May 17, 2020 By Michael Dorgan
Desperate Queens residents have been forming long lines outside a Sunnyside food pantry in recent weeks.
The queue for food outside the Mosaic Church Office on 43rd Avenue stretched an entire block Friday and demand is surging, according to local volunteers.
“Friday was by far the biggest we have seen, we saw people starting to line up at 2:30 p.m. and we don’t open until 5 p.m.,” said Woodside/Sunnyside Community Covid-19 Relief Group coordinator Sophia Moncayo.
The group, which was established in March by church leaders and civic organizers such as Brent O’Leary, provided non-perishable food items to more than 800 people last week.
The group operates from the Mosaic Church Office at 46-01 43rd Ave and Woodside on the Move’s offices at 51-23 Queens Blvd. The Mosaic Church location opens on Mondays, Wednesdays and Fridays and the WOTM site opens every Saturday. Both sites are open from 5 p.m. to 8 p.m. to help feed needy residents in Queens.
Moncayo expects the lines to get even bigger because people are running out of money. The economic shutdown is set to continue until at least the end of May and many residents are without work.
In its first week, the group saw between 50 and 75 people but the numbers have increased as the weeks have gone by, Moncayo said.
“This was nowhere near what was happening even a month ago and we’re starting to see people come from a lot of other areas like College Point, Brooklyn and as far away as The Bronx,” she said.
Needy residents are able to pick up a wide variety of food items such as canned foods, fruit, vegetables, pasta, and prepackaged goods. Other items include baby diapers and infant formula.
Food is given out based on what the people say they need, Moncayo said.
“People are very honest and even bring back certain foods if they find they don’t need them,” she said.
The group has about 40 volunteers handing out food, taking stock deliveries and providing door-to-door deliveries to housebound residents.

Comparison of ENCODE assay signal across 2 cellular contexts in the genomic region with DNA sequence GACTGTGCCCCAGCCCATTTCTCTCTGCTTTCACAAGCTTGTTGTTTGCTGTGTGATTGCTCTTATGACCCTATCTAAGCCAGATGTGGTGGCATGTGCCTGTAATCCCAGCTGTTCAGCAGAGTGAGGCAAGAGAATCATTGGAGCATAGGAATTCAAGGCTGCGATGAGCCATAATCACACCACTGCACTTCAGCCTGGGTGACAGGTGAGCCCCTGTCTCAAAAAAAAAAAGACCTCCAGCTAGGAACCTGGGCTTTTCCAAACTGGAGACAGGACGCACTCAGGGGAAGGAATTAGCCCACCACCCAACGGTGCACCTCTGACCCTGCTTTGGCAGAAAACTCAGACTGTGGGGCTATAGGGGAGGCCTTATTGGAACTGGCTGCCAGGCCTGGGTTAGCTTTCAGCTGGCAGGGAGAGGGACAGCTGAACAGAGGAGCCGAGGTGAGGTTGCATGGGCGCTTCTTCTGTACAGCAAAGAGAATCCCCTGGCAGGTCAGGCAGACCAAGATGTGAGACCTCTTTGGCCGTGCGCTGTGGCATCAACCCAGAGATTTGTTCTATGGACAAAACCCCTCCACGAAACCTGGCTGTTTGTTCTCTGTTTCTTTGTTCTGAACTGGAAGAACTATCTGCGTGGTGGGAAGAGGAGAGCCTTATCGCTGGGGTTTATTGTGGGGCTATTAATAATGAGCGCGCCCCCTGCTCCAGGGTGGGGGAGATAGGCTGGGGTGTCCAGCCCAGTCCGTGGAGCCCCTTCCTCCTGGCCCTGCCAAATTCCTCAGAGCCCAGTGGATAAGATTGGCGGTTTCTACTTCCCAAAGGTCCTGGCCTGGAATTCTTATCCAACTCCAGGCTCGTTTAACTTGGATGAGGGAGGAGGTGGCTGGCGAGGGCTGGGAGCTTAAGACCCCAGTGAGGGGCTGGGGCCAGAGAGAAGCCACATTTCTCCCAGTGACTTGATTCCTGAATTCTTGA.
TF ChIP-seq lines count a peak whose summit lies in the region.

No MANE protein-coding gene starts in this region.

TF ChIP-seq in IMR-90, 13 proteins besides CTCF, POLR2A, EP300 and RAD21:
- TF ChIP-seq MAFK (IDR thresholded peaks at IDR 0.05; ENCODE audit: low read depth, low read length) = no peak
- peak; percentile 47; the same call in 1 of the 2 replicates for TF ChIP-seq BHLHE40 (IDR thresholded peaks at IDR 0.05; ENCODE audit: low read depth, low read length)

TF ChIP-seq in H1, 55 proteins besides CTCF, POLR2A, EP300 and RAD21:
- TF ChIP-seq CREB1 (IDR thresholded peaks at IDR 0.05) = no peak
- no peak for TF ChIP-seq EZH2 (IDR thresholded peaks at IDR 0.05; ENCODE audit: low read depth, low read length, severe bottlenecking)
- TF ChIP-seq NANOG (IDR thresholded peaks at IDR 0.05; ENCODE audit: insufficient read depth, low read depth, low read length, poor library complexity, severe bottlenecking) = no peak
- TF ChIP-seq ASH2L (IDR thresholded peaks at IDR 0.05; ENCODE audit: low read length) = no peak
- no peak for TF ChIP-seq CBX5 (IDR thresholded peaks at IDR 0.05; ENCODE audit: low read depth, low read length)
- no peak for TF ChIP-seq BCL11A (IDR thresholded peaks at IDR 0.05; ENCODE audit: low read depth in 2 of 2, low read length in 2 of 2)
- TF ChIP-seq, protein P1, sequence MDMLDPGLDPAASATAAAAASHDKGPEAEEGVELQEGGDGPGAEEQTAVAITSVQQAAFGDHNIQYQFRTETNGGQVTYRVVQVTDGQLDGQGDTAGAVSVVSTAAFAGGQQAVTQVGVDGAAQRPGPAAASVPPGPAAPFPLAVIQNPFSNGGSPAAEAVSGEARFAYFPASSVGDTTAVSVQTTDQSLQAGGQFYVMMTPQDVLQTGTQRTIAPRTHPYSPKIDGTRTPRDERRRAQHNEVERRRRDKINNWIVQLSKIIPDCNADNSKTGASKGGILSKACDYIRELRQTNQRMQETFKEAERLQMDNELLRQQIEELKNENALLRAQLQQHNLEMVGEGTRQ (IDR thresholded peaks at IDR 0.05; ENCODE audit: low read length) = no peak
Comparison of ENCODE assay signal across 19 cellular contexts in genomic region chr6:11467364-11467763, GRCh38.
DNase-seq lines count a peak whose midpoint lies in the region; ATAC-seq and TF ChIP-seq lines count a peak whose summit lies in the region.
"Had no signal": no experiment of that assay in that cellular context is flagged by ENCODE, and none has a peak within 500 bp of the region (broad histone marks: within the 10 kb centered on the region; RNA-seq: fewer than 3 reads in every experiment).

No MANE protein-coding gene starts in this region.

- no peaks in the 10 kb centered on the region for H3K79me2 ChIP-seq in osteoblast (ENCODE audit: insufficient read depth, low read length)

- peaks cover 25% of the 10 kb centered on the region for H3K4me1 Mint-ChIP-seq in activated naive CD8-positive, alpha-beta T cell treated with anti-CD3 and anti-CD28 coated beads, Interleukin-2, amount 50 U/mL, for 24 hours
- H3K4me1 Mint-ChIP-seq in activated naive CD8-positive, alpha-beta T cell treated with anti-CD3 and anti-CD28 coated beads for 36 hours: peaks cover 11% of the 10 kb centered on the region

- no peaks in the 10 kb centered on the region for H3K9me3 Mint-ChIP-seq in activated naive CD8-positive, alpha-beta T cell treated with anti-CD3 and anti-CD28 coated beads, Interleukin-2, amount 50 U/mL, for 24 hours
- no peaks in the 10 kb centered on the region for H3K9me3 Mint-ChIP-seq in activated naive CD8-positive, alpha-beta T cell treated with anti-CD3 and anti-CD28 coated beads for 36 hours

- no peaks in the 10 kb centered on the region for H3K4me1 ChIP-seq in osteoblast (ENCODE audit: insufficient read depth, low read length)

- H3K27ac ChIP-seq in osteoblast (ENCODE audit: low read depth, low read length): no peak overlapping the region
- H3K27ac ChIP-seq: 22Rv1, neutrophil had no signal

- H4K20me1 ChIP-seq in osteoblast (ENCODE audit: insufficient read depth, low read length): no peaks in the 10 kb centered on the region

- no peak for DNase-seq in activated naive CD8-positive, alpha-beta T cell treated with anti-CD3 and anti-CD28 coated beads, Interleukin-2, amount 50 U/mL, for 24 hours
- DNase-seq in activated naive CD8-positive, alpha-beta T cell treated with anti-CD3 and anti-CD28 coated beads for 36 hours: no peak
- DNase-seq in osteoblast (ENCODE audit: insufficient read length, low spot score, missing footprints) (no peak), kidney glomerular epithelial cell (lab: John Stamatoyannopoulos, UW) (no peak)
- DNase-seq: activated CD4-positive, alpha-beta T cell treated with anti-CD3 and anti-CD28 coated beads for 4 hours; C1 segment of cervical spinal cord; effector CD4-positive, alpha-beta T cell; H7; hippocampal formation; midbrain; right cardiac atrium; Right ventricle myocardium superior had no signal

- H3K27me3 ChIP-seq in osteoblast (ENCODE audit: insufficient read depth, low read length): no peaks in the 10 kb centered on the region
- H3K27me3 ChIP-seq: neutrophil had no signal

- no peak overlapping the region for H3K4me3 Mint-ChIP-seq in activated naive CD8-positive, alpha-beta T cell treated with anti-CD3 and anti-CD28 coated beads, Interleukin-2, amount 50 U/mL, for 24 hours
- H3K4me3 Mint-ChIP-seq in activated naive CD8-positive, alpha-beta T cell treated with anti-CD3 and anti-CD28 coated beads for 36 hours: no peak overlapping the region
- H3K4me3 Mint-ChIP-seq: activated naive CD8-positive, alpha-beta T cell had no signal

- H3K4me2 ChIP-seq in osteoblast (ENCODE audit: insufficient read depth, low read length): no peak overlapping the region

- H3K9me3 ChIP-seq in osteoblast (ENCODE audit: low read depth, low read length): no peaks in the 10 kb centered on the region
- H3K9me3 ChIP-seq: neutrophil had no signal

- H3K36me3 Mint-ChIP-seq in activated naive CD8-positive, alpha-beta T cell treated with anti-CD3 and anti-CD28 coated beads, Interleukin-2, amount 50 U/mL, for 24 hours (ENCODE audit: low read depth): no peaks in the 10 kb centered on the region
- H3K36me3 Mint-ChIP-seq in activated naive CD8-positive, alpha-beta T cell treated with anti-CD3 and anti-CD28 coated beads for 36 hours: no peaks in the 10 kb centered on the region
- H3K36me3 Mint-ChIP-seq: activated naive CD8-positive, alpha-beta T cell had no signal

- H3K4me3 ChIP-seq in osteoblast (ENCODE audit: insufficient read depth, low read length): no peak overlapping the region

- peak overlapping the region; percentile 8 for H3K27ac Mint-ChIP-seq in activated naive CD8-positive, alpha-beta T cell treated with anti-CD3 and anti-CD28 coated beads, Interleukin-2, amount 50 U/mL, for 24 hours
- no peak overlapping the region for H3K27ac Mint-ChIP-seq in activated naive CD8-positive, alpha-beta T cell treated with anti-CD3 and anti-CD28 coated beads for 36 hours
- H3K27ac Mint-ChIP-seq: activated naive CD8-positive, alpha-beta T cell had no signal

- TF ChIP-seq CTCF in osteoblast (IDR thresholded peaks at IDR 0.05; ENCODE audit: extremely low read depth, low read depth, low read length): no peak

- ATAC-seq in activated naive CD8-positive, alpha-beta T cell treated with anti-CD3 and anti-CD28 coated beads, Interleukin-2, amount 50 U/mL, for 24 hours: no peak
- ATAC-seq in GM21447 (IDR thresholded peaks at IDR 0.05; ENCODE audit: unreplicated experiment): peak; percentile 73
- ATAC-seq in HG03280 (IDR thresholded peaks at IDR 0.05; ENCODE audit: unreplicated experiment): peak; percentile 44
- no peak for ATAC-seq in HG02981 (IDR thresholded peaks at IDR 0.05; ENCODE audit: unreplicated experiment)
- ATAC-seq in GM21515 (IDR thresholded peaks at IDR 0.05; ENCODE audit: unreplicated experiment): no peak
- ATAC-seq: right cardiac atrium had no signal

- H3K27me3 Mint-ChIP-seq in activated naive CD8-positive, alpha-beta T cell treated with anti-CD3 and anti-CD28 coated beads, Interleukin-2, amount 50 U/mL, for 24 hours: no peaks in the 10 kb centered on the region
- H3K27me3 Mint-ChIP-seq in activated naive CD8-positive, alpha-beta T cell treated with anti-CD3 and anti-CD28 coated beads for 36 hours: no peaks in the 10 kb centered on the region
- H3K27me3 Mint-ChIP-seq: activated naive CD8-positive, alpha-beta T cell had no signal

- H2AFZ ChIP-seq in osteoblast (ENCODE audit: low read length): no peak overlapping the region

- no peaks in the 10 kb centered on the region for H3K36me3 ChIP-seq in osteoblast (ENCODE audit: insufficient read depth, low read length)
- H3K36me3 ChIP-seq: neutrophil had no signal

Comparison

Around eight helpers hand out food behind the counter while three others will tend to people outside.
The outdoor group hand out water to keep people hydrated and bring elderly individuals to the head of the line to prevent them from standing too long.
People can feel embarrassed to line up for food but it’s not their fault, Moncayo said.
“We try to make it a place where people feel welcome so we play some music and try to make them smile,” she said.
Simon Padilla, another coordinator with the group, said that while times are tough, a community spirit is rising that will have long term benefits.
“Something really beautiful is happening underneath all of this aside from the despair people are going through,” he said.
“The people receiving food want to give back to the community and so many have said they would love to volunteer their skills, like teaching a class or even help with the food distribution themselves,” he said.
The community spirit has allowed the group to raise over $50,000 from local people and small businesses.
A Delaware-based charity run by Queens natives Jeff and Michael Kaplan provided a big grant two weeks ago.
The charity promised to donate $10,000 if the Woodside/Sunnyside group could match it within a week. The Woodside/Sunnyside group pulled in $14,000– and got the $10,000.
The Mosaic church has been injecting cash and a Facebook fundraiser organized by Moncayo has raised almost $12,000 in the last 17 days.
Neighborhood businesses are helping out too. The Skillman Bar, located on 45-20 Skillman Ave., has been donating pallets of vegetables twice a week and teachers at I.S.125 have been delivering food and diapers. The Skillman is also working on a plan to organize the group’s food deliveries through its supplier in order to reduce costs.
Local residents are offering up whatever they can too by dropping off food at the Mosaic Church office. The center is open from 10 a.m. on weekdays to take deliveries and people can make financial donations there also.
“It is so comforting to see the community pull together and we will get through this,” Moncayo said.
However, the group is making a renewed call for financial donations because their cash will only last to the end of May due to the surge in demand.
“We are trying to plan for the long-term because people are not simply just going to get back to work as soon as the economy re-opens, Moncayo said.
Financial donations can be made via the group’s Facebook fundraiser page.